@dpop Excellent investigations!! :)  While I applaud your work, should also point out how few amps you are drawing is contributing to the stability of the voltage. Your wiring could handle 30 Amps, and you are drawing 2 at peak usage. 

Audiophiles should evaluate the potential benefits vs. costs.  The longer the circuit from the main panel, the more the power draw is, the more worthwhile a dedicated, large gauge circuit becomes.

@erik_squires Good point Erik. I have a Panini maker which is rather light in weight, and easier to relocate vs. my pizza oven or microwave. It consumes 11.8 amps (the pizza oven consumes 11.5 amps). I plugged it into my 10 AWG main audio feed AC outlet. Volts available at the outlet at that moment was 121.8. Volts available with the Panini maker on was 119.0 (a voltage drop of -2.8 volts). N-E volts was 00.

I knew the 10 AWG feed was about 15 feet in length from the circuit breaker box to the measuring point. My other AC circuit feeds for my microwave and pizza oven I discovered are on the same 20 amp circuit as each other (good thing I never have a reason to run the pizza oven and microwave at the same time). The pizza oven and microwave are on a completely different circuit than my 10 AWG AC feed. My house was built in 1942, and the pizza oven wiring has never been updated, except with a new outlet at some point. The microwave outlet was installed at a later date, with copper wiring. The previous owners of the house had that installed. It was tied into the same circuit as the pizza oven outlet. Within the past 10 years I updated that microwave/pizza oven circuit breaker to the recent AFCI type. I’m guessing the wire run to the pizza oven outlet is around 20 feet, and the microwave outlet is 30 feet. Suffice to say there was more voltage drop at the pizza oven outlet (consuming roughly the same amount of amps as the panini maker), at -3.7 volts, than there was at my dedicated 10 AWG feed (-2.8 volts), consuming roughly the same amount of current.

Some of this was eye-opening, as I didn’t anticipate I would see that amount of voltage drop with high current demand at my 10 AWG feed, only 15 feet away from the circuit breaker box. One thing is for sure, I would not want to have any audio components on a microwave or pizza oven circuit when they would be in use.

My house was built in 1942, and the pizza oven wiring has never been updated, except with a new outlet at some point.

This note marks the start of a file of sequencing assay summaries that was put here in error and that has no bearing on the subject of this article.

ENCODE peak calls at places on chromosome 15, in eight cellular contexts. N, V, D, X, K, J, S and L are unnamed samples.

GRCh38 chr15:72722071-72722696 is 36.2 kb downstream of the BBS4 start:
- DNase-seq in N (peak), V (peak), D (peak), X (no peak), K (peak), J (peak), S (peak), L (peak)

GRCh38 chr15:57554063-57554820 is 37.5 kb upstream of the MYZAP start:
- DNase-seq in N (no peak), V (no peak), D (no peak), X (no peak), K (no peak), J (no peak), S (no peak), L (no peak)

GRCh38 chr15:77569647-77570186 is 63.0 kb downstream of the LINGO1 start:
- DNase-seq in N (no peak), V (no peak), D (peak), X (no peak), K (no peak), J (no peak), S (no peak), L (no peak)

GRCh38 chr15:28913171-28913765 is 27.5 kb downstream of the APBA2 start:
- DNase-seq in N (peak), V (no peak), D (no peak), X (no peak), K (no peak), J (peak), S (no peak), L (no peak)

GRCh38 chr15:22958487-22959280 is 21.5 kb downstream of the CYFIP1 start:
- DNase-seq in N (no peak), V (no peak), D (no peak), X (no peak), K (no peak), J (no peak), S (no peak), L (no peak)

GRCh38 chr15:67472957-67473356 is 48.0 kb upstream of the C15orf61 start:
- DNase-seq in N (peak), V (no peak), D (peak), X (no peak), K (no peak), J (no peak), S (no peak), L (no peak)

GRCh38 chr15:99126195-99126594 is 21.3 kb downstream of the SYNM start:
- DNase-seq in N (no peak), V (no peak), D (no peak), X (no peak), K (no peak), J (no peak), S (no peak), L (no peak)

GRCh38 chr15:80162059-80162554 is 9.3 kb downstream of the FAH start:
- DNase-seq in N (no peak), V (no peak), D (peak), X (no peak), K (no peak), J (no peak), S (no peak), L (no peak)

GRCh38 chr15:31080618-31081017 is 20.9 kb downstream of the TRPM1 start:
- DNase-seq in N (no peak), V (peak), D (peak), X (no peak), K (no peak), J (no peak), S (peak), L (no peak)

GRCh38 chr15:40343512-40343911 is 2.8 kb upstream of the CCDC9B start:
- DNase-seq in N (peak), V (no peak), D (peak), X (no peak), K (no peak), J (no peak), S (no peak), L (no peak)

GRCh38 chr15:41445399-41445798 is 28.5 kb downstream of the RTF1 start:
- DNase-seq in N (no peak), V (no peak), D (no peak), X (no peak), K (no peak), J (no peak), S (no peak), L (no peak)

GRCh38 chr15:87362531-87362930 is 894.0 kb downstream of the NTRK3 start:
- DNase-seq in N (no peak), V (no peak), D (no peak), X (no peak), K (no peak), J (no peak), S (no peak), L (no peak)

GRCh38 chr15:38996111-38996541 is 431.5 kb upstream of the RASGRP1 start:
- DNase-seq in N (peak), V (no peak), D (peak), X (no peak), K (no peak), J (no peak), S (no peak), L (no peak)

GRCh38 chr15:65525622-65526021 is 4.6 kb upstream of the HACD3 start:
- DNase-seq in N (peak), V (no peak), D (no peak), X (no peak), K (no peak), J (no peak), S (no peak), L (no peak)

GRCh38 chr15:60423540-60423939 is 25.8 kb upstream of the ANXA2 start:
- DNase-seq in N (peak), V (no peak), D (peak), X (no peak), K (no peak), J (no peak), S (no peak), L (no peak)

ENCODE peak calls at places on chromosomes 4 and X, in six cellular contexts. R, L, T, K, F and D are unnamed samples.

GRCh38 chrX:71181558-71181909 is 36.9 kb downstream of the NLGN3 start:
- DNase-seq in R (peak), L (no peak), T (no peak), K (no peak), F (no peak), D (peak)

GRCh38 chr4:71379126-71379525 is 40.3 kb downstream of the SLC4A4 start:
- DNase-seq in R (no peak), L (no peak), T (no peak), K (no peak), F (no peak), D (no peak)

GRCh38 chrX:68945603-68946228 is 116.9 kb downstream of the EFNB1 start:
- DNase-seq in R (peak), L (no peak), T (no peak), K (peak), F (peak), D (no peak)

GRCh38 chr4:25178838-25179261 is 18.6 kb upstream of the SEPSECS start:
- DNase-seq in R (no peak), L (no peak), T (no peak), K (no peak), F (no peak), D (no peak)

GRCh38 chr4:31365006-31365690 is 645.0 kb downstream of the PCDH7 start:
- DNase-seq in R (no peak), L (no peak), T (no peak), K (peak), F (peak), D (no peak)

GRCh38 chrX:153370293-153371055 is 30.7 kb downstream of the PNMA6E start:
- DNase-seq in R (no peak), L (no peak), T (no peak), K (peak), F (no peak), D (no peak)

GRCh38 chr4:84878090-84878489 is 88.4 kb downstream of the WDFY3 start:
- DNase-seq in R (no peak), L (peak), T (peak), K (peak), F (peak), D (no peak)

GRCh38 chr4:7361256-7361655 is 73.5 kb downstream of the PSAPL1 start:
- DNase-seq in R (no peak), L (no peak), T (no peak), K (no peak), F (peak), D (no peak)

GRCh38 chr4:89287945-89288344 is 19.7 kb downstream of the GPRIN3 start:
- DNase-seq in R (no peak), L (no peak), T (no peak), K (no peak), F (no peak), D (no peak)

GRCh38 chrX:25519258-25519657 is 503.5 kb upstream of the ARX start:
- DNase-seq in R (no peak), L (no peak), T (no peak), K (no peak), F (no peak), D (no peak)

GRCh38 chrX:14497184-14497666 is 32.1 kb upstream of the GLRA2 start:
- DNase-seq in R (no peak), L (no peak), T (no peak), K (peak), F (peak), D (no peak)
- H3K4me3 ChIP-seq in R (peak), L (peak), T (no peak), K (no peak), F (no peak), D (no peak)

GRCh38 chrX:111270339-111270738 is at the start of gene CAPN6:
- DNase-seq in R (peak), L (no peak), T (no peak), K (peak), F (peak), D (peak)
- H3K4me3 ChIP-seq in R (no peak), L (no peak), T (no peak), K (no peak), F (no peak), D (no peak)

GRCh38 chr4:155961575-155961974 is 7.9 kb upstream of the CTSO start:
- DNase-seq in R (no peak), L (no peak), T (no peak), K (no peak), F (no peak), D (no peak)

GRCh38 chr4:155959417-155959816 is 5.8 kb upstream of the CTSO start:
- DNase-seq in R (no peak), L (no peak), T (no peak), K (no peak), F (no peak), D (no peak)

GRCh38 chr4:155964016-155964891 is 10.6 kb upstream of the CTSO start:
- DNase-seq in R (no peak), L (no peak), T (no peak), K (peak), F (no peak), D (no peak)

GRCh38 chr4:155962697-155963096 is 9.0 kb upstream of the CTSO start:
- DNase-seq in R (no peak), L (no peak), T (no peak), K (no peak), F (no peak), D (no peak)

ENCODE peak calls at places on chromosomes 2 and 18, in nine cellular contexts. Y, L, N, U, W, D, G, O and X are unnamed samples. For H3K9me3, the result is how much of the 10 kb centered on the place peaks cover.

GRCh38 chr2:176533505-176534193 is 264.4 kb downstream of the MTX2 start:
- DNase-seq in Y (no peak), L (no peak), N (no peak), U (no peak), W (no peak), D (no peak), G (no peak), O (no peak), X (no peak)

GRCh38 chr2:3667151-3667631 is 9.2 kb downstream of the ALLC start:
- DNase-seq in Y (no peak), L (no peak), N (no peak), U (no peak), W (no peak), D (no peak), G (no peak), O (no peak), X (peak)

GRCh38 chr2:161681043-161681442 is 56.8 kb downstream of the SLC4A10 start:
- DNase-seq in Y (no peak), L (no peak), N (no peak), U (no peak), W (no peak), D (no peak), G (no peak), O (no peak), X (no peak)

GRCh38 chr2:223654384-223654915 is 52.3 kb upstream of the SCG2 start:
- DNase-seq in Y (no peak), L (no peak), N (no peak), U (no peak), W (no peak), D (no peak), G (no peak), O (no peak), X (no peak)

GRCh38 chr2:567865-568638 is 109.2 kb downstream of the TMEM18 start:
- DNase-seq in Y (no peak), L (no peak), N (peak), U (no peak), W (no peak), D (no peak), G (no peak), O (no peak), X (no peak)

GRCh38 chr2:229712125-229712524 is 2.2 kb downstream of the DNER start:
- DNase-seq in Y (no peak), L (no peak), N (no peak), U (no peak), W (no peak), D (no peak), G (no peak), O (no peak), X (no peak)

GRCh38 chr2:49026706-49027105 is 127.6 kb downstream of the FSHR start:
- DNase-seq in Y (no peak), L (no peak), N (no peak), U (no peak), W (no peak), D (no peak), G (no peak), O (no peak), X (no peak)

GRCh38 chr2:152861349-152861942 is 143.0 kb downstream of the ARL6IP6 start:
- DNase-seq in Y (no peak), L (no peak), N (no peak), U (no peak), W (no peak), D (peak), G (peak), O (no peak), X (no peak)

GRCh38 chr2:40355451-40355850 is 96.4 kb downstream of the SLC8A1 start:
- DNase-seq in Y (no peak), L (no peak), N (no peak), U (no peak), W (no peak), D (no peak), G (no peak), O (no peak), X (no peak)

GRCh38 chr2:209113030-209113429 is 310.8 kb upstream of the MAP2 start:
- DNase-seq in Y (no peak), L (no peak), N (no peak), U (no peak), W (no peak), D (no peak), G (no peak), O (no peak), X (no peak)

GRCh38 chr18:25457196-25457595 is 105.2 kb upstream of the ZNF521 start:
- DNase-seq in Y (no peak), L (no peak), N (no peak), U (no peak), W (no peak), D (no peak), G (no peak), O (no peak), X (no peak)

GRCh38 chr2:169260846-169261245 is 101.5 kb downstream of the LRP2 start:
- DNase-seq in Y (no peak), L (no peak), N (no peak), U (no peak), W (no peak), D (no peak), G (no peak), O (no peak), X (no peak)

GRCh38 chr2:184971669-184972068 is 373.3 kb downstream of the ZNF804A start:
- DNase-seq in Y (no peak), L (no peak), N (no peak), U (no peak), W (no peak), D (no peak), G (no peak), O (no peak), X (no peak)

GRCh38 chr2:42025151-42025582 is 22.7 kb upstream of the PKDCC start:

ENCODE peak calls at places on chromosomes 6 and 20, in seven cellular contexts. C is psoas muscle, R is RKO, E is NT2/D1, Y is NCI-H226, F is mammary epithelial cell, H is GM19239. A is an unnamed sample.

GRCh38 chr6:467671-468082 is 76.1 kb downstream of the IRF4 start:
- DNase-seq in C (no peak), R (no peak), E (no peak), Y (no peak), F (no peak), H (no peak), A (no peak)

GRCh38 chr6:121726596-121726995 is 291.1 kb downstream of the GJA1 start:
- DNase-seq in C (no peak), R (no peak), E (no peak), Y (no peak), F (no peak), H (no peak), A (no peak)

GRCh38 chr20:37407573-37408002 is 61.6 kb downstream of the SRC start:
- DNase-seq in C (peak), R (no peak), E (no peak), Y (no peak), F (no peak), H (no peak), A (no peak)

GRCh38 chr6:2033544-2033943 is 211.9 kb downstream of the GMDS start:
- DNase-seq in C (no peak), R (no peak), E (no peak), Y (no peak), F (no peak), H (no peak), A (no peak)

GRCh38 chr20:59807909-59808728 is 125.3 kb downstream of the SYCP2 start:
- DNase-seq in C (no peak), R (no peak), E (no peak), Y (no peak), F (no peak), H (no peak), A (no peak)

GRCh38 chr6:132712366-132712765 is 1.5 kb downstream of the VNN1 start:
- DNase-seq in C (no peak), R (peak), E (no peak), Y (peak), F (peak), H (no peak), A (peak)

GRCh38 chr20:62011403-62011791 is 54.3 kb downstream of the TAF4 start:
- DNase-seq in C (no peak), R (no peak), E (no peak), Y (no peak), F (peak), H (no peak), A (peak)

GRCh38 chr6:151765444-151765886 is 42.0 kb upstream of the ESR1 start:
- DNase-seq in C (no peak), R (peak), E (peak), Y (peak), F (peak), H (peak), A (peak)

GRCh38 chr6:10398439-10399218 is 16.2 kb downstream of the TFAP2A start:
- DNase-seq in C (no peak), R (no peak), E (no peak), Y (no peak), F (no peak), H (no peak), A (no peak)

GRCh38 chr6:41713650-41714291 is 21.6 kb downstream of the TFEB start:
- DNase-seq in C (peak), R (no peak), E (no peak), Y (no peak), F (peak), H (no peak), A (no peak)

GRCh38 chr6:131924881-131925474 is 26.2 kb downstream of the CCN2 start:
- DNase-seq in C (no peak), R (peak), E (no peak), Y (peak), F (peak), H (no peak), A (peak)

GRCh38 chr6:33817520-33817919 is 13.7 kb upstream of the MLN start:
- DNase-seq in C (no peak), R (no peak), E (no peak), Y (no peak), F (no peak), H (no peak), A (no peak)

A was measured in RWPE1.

Ahhh! Yeah, you can’t do that today. The microwave gets it’s own circuit, which as of 2023 has to be CAFCI and GFCI protected.

Within the past 10 years I updated that microwave/pizza oven circuit breaker to the recent AFCI type.

Nice! Please make sure that all your kitchen counter top circuits are GFCI protected as well. Not sure if an outlet or updated breaker will be the most convenient for you in this case. Leave the fridge alone though, those trip GFCIs all the time. GFCI for kitchen counter top outlets has been code for decades but the latest 2023 NEC code expands GFCI to the dishwasher, microwave, and washer/dryer combos. I’m not sure you need to go that crazy, but I do think it’s worth the GFCI outlets on the counter tops for sure, and any outlets under a kitchen counter as well.

If you buy more GFCI outlets, any major brand but Leviton seem to have high trust factors with online electricians.


I have a dual gang countertop outlet that has a GFCI outlet in it. It is then connected to, and protects the outlet right next to it. The microwave is across the room, and isn’t within 6 feet of the kitchen sink. When I first moved in in 2001, I inspected and replaced all of the outlets in the house. When I changed out the pizza oven outlet, the insulation on the wires was cracking, and I told myself I hope I don’t have to replace this outlet for a long time after that - so I won’t be switching that outlet to a GFCI. Since we’re discussing this, I’ll probably change out the current AFCI circuit breaker for the microwave/pizza oven circuit with the combo CAFCI/GFCI type (I have a Siemens load center). Having been an apartment maintenance guy for over 10 years, we too never installed GFCI’s for refrigerators.